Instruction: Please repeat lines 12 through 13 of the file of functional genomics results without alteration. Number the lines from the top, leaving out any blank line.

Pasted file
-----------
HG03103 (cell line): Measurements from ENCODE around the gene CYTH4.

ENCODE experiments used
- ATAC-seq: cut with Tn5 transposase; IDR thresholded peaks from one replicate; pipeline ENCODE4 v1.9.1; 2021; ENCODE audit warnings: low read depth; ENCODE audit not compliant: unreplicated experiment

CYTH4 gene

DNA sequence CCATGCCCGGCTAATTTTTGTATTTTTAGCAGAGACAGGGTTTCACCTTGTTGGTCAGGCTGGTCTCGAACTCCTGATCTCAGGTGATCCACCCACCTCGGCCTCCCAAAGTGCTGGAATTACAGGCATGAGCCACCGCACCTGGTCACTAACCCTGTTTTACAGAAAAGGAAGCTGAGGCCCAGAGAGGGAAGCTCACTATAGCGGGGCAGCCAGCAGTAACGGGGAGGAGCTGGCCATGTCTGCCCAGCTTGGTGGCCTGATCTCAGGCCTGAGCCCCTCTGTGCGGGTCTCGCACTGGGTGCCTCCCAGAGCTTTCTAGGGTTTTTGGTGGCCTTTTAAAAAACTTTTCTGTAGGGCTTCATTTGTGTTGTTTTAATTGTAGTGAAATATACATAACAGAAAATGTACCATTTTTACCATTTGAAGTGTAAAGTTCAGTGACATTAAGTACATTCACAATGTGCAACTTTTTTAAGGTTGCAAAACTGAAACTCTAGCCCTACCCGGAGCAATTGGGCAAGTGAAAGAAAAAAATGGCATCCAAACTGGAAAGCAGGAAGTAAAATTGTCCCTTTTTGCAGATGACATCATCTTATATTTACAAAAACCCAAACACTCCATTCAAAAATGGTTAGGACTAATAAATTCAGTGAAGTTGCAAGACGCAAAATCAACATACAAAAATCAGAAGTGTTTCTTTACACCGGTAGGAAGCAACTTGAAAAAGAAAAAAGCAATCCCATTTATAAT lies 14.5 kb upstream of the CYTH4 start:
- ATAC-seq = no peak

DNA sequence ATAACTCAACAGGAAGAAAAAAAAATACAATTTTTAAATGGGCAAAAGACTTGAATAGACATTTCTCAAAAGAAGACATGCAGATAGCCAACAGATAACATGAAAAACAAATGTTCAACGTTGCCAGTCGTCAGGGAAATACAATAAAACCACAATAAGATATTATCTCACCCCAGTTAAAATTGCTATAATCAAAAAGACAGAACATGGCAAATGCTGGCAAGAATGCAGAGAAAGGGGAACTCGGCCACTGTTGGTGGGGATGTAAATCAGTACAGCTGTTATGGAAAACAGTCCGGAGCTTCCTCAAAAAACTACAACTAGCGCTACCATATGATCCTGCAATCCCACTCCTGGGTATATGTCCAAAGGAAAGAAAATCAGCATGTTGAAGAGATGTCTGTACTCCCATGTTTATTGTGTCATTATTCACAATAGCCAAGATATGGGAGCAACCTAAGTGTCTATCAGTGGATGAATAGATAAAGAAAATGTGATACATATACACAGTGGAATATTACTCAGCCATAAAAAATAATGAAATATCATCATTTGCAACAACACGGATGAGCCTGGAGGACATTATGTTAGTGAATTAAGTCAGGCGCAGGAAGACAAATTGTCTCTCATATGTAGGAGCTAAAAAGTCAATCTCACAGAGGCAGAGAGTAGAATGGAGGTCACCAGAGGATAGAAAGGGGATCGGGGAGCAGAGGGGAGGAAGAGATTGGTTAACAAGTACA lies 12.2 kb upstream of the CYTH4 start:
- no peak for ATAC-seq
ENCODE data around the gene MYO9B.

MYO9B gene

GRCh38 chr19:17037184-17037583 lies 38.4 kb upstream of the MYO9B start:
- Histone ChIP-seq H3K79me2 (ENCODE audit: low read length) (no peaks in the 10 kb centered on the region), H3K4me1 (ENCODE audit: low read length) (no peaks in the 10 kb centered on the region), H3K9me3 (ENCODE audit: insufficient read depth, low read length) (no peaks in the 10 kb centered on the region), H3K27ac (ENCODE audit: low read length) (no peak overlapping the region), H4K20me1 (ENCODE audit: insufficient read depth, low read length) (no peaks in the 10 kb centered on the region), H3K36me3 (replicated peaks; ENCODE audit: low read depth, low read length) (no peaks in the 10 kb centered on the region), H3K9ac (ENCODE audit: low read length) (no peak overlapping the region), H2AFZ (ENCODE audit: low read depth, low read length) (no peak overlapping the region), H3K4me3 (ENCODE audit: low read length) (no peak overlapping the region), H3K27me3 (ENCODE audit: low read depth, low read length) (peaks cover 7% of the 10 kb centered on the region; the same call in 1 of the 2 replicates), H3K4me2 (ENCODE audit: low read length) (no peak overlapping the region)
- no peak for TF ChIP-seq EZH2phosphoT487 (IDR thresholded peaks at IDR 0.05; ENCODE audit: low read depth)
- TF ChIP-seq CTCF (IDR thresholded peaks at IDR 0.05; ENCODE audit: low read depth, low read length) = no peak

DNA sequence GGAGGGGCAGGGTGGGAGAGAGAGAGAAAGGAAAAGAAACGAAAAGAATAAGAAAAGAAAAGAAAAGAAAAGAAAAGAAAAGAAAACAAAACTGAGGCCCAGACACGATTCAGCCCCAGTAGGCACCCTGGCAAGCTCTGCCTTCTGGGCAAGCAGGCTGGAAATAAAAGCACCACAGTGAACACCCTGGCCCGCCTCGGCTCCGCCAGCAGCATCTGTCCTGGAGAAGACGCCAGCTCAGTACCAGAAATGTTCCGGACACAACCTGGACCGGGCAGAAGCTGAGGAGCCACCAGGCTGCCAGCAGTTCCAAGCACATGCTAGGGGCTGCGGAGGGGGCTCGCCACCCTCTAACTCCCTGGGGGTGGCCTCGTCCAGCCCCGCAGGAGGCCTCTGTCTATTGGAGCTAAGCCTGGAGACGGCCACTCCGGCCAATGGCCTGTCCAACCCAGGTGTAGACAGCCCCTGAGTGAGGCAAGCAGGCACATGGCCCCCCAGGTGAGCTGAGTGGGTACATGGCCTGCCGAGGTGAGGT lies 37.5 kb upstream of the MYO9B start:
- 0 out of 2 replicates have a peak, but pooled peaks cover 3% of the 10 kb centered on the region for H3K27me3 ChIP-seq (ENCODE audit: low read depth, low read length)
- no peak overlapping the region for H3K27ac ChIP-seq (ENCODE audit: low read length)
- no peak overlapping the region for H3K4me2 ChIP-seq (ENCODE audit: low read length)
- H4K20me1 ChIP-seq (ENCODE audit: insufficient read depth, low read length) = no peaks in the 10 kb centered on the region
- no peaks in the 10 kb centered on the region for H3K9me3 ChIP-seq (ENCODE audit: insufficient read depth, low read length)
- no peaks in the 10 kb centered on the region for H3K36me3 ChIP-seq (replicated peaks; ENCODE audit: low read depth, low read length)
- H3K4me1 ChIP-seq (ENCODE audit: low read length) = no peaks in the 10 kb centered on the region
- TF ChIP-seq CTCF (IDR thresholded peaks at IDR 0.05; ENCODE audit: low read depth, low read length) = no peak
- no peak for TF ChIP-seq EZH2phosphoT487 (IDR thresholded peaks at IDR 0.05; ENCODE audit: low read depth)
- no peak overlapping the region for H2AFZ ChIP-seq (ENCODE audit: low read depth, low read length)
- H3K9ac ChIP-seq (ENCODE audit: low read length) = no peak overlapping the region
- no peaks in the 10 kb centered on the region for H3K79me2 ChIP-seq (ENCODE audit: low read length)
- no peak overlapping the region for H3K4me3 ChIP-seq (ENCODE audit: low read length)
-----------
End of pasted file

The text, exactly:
- Histone ChIP-seq H3K79me2 (ENCODE audit: low read length) (no peaks in the 10 kb centered on the region), H3K4me1 (ENCODE audit: low read length) (no peaks in the 10 kb centered on the region), H3K9me3 (ENCODE audit: insufficient read depth, low read length) (no peaks in the 10 kb centered on the region), H3K27ac (ENCODE audit: low read length) (no peak overlapping the region), H4K20me1 (ENCODE audit: insufficient read depth, low read length) (no peaks in the 10 kb centered on the region), H3K36me3 (replicated peaks; ENCODE audit: low read depth, low read length) (no peaks in the 10 kb centered on the region), H3K9ac (ENCODE audit: low read length) (no peak overlapping the region), H2AFZ (ENCODE audit: low read depth, low read length) (no peak overlapping the region), H3K4me3 (ENCODE audit: low read length) (no peak overlapping the region), H3K27me3 (ENCODE audit: low read depth, low read length) (peaks cover 7% of the 10 kb centered on the region; the same call in 1 of the 2 replicates), H3K4me2 (ENCODE audit: low read length) (no peak overlapping the region)
- no peak for TF ChIP-seq EZH2phosphoT487 (IDR thresholded peaks at IDR 0.05; ENCODE audit: low read depth)